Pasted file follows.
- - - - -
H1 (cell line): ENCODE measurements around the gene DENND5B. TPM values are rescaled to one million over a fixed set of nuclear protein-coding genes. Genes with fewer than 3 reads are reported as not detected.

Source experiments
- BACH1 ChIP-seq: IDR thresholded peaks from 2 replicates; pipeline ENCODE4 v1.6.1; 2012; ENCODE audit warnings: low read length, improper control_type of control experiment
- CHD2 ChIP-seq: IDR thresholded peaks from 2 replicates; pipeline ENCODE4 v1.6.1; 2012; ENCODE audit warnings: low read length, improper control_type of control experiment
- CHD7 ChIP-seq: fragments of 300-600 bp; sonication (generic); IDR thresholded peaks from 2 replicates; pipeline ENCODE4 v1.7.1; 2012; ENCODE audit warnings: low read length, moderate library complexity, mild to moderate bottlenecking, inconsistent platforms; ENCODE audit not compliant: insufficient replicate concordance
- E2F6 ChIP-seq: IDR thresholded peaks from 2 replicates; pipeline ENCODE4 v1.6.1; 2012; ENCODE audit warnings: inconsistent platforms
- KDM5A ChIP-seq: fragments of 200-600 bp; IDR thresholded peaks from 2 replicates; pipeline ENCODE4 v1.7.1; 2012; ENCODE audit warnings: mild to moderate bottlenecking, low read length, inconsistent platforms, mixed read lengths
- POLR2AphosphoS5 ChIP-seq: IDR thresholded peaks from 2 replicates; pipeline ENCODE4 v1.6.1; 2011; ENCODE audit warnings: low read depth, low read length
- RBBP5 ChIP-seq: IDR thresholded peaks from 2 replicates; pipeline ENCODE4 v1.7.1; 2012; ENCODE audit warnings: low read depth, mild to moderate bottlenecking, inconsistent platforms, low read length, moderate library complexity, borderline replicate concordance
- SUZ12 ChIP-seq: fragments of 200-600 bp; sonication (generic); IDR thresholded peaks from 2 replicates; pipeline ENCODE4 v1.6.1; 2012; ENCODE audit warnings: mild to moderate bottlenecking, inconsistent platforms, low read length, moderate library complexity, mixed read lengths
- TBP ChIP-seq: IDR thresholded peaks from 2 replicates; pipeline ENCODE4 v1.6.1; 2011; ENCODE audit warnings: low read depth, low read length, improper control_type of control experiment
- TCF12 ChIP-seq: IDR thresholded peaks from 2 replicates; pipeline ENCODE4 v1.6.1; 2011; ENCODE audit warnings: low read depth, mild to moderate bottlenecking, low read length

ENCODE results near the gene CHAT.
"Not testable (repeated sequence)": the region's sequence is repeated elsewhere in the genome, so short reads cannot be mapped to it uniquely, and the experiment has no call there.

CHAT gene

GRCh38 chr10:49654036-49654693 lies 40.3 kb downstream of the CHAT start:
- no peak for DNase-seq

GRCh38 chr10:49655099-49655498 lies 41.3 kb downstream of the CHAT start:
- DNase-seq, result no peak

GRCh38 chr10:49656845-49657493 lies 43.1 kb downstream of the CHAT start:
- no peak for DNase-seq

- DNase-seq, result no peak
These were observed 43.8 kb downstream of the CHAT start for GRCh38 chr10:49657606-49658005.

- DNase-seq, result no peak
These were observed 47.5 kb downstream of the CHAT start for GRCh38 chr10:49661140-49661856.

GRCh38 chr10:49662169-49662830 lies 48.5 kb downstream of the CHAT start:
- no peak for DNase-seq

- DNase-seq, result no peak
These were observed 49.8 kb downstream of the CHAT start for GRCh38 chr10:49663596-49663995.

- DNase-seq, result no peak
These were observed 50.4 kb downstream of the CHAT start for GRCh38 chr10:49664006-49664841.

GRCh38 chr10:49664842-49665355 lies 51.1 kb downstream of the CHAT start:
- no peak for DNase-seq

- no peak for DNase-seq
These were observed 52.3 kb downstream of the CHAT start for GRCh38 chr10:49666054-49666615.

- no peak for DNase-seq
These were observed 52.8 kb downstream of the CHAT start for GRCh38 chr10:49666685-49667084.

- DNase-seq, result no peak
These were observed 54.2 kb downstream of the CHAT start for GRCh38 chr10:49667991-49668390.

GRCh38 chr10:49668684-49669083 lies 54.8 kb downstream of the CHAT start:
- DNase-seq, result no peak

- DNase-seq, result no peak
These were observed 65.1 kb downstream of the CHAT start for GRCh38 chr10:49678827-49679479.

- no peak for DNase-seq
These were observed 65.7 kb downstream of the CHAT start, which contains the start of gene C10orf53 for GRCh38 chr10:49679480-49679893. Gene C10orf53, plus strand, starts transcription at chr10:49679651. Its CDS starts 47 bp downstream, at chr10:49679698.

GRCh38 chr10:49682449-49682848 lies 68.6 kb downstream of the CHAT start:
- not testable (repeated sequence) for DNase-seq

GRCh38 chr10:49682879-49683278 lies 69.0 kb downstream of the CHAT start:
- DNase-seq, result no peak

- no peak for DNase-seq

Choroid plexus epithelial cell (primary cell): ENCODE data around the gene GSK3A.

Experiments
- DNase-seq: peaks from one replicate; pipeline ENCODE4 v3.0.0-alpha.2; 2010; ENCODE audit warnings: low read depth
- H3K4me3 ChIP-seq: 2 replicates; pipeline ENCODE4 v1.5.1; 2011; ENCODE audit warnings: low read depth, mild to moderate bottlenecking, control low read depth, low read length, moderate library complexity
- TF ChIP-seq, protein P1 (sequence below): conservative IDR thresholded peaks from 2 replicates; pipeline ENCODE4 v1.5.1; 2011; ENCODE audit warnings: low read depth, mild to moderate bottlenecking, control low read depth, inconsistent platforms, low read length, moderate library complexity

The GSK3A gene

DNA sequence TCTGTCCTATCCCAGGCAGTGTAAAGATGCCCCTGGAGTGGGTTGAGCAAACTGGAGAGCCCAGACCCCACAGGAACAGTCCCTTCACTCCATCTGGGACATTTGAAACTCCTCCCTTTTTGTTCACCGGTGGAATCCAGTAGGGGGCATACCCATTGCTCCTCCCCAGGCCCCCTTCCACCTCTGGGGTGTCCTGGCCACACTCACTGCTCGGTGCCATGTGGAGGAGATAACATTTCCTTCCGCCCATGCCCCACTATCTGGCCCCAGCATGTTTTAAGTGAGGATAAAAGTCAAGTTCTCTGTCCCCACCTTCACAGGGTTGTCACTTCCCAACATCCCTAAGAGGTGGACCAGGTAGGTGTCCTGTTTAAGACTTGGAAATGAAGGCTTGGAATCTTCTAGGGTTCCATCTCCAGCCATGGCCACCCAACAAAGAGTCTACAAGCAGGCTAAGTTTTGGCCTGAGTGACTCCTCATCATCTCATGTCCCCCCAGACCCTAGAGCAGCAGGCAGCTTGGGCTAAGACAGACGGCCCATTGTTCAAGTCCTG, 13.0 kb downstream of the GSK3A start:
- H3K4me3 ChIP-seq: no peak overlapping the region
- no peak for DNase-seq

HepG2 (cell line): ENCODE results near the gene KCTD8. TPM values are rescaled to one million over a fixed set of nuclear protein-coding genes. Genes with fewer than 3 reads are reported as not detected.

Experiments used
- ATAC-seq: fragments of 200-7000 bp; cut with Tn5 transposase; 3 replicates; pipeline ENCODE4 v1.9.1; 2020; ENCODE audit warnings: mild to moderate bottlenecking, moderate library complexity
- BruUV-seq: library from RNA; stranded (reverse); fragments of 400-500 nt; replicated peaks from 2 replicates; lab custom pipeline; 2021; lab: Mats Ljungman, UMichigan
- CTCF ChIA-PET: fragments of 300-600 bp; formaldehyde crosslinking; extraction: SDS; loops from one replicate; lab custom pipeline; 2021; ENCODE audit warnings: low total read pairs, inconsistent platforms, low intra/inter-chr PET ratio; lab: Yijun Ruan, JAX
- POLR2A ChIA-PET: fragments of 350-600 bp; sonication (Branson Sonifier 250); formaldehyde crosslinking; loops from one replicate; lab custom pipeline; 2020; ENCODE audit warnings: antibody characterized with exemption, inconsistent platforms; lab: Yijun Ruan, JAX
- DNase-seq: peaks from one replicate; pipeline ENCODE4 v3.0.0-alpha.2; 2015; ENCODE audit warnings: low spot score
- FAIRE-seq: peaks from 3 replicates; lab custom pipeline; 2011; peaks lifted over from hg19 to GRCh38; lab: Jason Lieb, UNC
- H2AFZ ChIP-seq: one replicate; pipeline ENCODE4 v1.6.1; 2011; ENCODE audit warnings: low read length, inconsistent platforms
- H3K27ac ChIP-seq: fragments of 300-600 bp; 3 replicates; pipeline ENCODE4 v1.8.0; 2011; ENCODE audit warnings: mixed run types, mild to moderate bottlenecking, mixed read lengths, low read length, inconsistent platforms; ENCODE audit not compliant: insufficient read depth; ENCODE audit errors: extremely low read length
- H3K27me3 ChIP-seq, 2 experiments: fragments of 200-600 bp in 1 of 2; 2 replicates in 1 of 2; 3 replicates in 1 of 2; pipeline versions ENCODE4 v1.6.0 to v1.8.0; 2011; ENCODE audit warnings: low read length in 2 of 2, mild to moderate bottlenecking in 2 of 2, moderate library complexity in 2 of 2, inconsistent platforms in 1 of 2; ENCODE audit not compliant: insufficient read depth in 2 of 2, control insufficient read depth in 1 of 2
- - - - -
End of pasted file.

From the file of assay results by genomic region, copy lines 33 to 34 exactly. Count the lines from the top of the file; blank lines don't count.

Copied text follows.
- no peak for DNase-seq

- no peak for DNase-seq